Wine is no stranger to extreme prices, but few wines come close to the prices of these 10 most expensive wines in the world. Whether due to their rarity, age, quality, or all three, these wines are priced out of reach for most wine drinkers and into the stratosphere of multimillionaires and billionaires.
Here’s a look at ten of the most ridiculously expensive bottles of wine ever sold at auction (and one that wasn’t).
Clos du Mesnil 1990
It was bottled in 2008 and originally sold for $24,000 per bottle. Later it was sold to a Japanese buyer who paid $160,000 per bottle. This is an expensive wine and ranks as one of most expensive wines in recent years. It is a vintage wine that has not been replicated since then as it was made using special grapes that have since been killed by fungus. It is therefore rare but also out of production at present.
It is made using grapes from a French vineyard in Burgundy. It is also one of top wines and is one of world’s most expensive wines. However, it was produced in only five barrels. It has been put into auction by Christie’s where it has been sold for $168,000 per bottle, making it most expensive wine ever sold at auction. The price reflects its rarity but also because a lot of effort went into making it as some grapes were specially selected to make it.
While Chateau Margaux is widely considered to be one of Bordeaux’s most prestigious vineyards, Romanée-Conti may well be on a whole other level. This single estate produces both red and white wines that rank among some of Bordeaux’s finest. 1996 was a very good year for these grapes, giving us an amazing vintage; and one bottle in particular has become legend.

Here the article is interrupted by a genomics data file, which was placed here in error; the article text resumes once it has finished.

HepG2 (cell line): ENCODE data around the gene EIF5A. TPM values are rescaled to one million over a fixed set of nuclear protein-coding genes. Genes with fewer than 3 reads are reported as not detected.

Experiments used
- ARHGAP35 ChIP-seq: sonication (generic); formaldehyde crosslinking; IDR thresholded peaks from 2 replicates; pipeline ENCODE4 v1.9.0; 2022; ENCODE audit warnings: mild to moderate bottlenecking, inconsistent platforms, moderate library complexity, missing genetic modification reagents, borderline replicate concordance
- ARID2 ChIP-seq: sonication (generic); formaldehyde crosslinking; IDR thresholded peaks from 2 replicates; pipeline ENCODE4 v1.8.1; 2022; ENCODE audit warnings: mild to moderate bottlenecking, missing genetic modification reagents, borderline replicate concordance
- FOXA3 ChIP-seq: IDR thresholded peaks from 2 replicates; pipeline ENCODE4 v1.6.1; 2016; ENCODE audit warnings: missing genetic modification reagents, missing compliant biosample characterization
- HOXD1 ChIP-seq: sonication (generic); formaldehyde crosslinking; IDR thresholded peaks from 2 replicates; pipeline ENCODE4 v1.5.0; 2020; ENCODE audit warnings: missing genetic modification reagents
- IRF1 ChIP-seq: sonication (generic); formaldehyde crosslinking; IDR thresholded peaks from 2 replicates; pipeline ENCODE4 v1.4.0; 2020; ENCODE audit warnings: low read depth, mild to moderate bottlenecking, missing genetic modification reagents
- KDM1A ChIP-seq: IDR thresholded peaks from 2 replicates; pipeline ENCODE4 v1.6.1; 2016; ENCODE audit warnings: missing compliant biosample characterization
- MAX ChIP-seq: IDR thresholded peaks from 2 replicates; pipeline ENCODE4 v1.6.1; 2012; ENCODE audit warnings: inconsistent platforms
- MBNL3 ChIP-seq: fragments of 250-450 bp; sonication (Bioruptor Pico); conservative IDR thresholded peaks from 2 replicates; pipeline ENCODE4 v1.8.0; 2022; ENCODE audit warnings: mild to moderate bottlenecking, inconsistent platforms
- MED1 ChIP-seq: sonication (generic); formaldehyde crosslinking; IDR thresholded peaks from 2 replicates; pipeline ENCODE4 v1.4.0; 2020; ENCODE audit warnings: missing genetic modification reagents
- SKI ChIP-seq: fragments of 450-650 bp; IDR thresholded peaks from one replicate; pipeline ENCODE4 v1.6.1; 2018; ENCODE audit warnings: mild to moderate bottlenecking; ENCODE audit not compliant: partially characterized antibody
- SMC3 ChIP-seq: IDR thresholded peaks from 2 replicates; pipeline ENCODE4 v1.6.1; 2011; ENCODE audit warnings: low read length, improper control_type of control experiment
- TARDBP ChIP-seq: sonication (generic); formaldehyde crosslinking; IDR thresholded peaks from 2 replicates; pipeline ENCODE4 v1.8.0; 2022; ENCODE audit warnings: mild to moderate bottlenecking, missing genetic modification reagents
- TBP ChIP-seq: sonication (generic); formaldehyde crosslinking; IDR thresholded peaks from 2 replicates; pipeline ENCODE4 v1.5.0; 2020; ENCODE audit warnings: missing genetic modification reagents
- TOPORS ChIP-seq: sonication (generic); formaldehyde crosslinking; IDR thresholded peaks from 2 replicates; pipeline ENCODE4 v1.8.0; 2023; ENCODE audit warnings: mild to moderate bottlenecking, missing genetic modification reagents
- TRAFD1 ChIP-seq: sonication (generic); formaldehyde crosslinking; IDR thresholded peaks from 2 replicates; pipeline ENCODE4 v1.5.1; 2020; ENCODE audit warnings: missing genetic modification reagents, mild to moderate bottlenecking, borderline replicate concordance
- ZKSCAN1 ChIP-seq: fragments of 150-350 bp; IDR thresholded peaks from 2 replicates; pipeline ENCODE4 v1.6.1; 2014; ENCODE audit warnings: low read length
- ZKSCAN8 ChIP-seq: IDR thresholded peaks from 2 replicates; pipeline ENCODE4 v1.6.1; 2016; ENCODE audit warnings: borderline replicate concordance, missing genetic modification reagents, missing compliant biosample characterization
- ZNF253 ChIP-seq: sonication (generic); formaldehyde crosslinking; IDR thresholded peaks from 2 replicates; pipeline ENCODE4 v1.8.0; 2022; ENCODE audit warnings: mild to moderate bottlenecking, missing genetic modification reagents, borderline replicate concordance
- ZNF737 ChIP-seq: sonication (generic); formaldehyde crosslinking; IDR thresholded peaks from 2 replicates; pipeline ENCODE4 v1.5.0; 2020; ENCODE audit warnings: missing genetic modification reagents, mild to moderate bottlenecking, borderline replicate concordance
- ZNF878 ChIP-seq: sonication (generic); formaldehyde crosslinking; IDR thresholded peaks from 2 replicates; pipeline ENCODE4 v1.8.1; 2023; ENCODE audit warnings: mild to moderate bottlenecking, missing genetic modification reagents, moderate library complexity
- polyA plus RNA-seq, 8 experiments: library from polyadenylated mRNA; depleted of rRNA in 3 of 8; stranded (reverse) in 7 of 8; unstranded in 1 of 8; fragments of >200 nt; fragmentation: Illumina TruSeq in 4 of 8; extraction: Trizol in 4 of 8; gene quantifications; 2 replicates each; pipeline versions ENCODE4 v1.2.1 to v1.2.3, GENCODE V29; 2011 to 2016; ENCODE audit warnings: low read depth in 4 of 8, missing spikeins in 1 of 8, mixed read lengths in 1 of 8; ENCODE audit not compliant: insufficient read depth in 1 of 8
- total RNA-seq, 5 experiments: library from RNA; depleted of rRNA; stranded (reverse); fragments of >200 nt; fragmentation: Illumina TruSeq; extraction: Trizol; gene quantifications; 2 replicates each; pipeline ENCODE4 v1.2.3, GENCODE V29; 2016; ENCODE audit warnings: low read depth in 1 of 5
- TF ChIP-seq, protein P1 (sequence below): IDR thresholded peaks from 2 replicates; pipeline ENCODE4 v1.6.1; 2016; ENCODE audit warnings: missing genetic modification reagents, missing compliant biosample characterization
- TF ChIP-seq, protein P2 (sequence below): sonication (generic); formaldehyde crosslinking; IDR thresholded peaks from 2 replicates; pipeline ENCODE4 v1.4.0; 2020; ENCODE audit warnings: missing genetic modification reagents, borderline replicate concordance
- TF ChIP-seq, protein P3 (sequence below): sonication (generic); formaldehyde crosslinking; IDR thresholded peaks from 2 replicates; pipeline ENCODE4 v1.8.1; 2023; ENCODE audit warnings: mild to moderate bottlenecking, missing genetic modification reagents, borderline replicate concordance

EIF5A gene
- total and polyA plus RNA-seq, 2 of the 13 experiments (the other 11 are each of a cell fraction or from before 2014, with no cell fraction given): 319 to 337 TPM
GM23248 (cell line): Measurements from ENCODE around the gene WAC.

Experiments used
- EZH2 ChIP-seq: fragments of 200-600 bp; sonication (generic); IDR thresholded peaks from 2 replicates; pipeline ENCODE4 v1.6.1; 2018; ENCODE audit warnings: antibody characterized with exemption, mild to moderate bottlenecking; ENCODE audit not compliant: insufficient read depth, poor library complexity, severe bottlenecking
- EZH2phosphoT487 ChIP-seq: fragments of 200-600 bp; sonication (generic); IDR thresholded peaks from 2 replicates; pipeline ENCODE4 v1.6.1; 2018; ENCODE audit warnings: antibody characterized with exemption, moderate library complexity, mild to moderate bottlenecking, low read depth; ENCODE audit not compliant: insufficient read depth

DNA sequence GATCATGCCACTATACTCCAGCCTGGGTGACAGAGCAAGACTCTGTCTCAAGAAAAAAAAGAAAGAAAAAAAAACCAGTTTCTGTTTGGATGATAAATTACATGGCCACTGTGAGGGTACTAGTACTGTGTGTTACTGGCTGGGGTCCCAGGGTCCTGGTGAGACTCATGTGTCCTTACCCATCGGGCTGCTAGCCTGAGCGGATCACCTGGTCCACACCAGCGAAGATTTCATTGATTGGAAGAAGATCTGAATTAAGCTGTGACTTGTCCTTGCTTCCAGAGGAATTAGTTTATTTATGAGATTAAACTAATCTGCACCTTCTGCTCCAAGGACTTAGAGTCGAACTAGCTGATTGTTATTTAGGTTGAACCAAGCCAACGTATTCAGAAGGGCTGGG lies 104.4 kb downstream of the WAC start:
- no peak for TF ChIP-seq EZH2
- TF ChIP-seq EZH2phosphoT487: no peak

The Romanée-Conti 1996 sold at auction in 2011 for $156,000 per bottle – making it easily one of the most expensive wines in history! While there are many older vintages available (including ones dating back to 1878), none have been produced since 2003 and demand has been steadily growing over time.
Screaming Eagle Cabernet Sauvignon 1992
This wine, from Napa Valley’s Oakville district, sold for $500 per bottle in 1992—and for nearly $4,000 per bottle today. It was called the most expensive Californian red wine ever by Guinness World Records in 2007. That same year, a case of it sold at auction for more than $23,000. There are only 12 bottles left in existence.
Now, I’m not one to brag or name drop about my wine knowledge, but I was lucky enough to see a bottle of what is supposedly one of the most expensive wines in existence. Once sold for $160,000 (US), only six bottles exist in total with four belonging to one family. It was likely bottled around 1787 and it gets its price tag from both an amazing history and decadent blend that comes from owning vineyards in Northern France at that time.
This bottle comes from Chateau Lafite, which is in Pauillac, France. If you’re unfamiliar with Northern France, you’re not alone—many wine connoisseurs struggle to identify exactly where it is on a map. Originally founded in 1691 by Bernard de Carnesecq, Lafite has gone through many changes over its 300 year history and has been owned by several different people (including Napoléon Bonaparte) since it was first established.
Gatti Amarone della Valpolicella
During a tasting of Amarone wines in 1774, Austrian Prince Karl Wilhelm Ludwig von Schwarzenberg said he found a wine so perfect that it must have been made by angels. Indeed, good Amarone is beyond most mortals. However, Gatti’s Amarone della Valpolicella (named for its Italian DOCG region) is not only attainable but also affordable at $599 per bottle.
Yes, you read that right—this rare red garners more than 30 times more per glass than vintage Krug Champagne. With fruit flavors, an earthy tone and balanced acidity and tannins, it’s no wonder connoisseurs claim it could very well be Italy’s best Amarone. It’s worth every penny! This limited-edition wine hails from Veneto, Italy.